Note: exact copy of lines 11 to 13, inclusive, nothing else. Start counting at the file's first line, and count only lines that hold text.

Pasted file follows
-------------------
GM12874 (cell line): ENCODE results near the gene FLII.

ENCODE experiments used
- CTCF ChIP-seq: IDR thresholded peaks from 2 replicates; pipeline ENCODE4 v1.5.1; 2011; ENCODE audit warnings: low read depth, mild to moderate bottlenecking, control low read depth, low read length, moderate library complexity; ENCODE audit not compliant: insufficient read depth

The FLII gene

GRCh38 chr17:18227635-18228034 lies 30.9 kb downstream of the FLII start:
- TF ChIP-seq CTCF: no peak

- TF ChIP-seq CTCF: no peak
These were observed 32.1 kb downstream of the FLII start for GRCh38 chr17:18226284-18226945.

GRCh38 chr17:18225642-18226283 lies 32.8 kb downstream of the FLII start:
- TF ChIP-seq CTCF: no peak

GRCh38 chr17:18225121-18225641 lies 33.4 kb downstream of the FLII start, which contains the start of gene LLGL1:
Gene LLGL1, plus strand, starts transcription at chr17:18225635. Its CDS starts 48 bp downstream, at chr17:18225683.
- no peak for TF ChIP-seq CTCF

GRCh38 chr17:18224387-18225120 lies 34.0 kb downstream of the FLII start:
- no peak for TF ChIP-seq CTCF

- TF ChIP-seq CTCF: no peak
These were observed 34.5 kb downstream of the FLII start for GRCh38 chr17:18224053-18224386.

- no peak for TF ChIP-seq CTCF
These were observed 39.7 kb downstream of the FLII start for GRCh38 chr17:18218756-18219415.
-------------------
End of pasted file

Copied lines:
GRCh38 chr17:18225121-18225641 lies 33.4 kb downstream of the FLII start, which contains the start of gene LLGL1:
Gene LLGL1, plus strand, starts transcription at chr17:18225635. Its CDS starts 48 bp downstream, at chr17:18225683.
- no peak for TF ChIP-seq CTCF